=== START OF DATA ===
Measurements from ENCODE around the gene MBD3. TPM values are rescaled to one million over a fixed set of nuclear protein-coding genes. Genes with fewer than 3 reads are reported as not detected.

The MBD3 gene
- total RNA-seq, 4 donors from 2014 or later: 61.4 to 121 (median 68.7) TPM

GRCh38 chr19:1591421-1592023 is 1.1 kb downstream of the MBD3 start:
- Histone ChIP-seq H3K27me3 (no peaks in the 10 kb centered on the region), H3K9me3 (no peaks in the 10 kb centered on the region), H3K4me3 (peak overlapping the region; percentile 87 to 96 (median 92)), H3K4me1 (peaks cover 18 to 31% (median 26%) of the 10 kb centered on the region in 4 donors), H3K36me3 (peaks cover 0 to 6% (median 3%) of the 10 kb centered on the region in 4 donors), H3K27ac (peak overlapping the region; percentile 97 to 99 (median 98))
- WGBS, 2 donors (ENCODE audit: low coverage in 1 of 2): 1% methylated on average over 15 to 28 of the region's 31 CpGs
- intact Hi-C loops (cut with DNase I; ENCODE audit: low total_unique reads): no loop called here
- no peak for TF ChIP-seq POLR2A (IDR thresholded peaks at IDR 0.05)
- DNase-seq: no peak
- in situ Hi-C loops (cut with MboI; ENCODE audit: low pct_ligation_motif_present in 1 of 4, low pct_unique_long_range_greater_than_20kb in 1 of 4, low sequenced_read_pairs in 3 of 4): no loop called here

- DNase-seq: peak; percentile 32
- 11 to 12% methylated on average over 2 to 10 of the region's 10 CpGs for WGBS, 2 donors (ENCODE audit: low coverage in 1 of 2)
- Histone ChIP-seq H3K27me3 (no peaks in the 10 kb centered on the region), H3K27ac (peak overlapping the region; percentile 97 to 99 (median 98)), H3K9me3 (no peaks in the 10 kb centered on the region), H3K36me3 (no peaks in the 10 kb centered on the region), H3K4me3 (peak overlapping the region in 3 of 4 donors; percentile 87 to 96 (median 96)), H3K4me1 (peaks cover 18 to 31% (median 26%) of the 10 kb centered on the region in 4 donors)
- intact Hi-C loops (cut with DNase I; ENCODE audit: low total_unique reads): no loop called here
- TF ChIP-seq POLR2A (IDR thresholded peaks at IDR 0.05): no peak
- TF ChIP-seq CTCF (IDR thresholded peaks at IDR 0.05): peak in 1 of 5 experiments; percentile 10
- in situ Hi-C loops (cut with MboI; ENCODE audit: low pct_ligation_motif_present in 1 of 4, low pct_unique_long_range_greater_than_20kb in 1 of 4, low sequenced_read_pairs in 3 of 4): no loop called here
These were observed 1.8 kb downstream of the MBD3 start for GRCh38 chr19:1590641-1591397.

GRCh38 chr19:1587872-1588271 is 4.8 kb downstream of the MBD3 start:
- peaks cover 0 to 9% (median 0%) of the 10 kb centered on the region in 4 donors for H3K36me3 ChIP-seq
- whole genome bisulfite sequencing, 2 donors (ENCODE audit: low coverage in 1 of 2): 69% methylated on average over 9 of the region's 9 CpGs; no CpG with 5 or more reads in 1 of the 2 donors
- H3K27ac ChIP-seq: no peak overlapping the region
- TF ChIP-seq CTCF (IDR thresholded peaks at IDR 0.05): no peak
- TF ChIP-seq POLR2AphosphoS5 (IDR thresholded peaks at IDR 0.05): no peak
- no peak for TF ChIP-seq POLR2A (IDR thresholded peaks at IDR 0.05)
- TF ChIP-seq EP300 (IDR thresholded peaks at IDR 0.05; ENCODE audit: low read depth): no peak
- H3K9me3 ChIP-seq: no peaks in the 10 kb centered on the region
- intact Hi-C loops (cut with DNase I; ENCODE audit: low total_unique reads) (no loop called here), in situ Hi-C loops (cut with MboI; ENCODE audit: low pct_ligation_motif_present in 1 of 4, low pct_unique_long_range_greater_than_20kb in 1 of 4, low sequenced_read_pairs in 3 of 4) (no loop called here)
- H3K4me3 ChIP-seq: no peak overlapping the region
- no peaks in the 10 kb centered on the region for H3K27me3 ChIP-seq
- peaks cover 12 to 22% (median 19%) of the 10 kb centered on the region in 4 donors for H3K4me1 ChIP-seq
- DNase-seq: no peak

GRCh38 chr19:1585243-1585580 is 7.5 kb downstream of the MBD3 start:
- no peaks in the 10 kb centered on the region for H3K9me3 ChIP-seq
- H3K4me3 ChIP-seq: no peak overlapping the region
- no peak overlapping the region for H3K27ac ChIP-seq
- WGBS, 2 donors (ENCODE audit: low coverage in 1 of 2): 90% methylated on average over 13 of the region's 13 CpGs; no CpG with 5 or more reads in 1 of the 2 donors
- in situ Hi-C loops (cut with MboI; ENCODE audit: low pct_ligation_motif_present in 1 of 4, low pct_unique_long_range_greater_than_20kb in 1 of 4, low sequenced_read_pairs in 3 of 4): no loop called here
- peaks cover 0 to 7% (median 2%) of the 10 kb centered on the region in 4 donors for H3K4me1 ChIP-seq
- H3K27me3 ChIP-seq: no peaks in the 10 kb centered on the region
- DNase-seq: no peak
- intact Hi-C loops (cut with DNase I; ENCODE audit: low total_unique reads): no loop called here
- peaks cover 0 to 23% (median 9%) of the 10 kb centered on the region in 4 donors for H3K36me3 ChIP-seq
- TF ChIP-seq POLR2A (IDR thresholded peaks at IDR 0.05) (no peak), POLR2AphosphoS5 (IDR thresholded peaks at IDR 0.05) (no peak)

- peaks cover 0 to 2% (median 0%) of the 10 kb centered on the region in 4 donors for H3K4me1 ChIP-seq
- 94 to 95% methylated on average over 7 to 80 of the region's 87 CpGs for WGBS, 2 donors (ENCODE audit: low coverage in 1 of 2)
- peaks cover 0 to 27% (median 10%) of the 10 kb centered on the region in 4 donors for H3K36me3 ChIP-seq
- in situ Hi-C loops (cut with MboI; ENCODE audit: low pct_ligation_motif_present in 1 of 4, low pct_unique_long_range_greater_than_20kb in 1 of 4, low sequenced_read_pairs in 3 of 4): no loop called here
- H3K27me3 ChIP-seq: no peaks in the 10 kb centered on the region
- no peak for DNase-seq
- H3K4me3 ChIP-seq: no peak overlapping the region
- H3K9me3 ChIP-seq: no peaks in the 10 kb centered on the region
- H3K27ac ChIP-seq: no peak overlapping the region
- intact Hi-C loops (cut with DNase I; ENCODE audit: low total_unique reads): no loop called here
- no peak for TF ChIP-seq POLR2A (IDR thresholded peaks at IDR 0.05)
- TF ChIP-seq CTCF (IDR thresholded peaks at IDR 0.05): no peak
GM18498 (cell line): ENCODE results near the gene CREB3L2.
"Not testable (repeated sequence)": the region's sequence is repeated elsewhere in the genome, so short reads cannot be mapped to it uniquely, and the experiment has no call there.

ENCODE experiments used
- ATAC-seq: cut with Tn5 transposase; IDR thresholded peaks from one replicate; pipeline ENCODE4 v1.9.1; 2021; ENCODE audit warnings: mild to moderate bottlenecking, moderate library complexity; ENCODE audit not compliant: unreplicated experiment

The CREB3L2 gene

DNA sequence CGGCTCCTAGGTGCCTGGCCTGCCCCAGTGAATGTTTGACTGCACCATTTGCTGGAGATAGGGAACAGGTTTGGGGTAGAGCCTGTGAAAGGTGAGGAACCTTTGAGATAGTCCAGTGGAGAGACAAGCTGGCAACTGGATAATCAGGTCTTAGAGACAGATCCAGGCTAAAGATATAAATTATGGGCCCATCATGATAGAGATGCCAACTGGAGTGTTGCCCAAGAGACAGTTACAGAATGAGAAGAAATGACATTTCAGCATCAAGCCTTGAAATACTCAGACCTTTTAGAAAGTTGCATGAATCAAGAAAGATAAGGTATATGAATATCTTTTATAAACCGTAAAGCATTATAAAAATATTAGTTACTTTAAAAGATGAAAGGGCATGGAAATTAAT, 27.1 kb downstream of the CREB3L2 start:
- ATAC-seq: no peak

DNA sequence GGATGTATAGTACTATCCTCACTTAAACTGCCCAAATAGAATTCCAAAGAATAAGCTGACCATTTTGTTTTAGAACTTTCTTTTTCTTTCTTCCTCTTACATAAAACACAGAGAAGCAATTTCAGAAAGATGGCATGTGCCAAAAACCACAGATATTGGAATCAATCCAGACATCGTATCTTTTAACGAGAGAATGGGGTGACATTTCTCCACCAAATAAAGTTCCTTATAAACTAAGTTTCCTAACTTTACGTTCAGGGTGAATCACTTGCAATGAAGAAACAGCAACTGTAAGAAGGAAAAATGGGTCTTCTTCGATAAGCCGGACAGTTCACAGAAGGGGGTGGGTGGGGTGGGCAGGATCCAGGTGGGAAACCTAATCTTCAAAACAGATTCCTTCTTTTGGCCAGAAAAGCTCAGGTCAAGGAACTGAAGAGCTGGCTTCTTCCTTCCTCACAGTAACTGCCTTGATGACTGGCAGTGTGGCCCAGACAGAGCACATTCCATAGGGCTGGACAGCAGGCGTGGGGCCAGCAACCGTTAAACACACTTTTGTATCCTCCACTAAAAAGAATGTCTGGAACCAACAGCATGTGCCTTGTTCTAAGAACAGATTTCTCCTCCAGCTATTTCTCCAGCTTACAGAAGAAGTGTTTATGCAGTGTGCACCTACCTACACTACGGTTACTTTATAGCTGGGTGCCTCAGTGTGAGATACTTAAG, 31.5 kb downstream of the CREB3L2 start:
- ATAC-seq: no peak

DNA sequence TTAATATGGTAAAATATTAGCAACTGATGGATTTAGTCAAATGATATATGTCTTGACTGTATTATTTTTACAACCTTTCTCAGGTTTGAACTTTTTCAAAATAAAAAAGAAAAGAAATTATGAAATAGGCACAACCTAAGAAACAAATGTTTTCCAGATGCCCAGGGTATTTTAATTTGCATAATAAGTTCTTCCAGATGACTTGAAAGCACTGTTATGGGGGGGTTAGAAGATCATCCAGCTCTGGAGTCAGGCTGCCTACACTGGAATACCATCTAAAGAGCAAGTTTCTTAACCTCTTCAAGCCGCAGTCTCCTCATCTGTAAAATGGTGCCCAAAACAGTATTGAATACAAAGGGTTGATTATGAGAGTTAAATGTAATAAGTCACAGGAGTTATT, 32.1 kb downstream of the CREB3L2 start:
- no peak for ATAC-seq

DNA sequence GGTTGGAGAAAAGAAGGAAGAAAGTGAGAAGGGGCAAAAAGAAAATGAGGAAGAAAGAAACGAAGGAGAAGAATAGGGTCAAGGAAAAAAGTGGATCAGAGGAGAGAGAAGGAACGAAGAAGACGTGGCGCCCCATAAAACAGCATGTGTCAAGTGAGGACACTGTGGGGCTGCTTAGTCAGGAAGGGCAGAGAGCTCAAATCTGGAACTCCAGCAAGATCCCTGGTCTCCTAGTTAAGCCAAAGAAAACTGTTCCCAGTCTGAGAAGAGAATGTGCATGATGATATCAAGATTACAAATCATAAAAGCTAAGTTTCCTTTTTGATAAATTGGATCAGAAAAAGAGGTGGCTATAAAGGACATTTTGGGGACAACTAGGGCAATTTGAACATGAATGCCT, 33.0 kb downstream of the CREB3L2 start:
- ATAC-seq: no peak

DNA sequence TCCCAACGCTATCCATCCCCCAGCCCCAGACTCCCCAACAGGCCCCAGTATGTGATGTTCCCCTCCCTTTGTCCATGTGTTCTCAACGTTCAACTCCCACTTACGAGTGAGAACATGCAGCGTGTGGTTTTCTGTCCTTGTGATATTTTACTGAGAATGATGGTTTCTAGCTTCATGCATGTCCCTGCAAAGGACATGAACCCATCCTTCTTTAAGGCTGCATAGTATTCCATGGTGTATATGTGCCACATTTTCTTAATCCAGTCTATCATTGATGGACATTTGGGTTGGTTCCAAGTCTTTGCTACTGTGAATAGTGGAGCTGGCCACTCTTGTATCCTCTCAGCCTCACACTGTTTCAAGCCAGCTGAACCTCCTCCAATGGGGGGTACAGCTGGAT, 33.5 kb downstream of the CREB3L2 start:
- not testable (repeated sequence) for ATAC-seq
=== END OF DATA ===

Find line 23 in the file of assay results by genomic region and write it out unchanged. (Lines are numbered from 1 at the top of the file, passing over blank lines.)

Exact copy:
- TF ChIP-seq CTCF (IDR thresholded peaks at IDR 0.05): no peak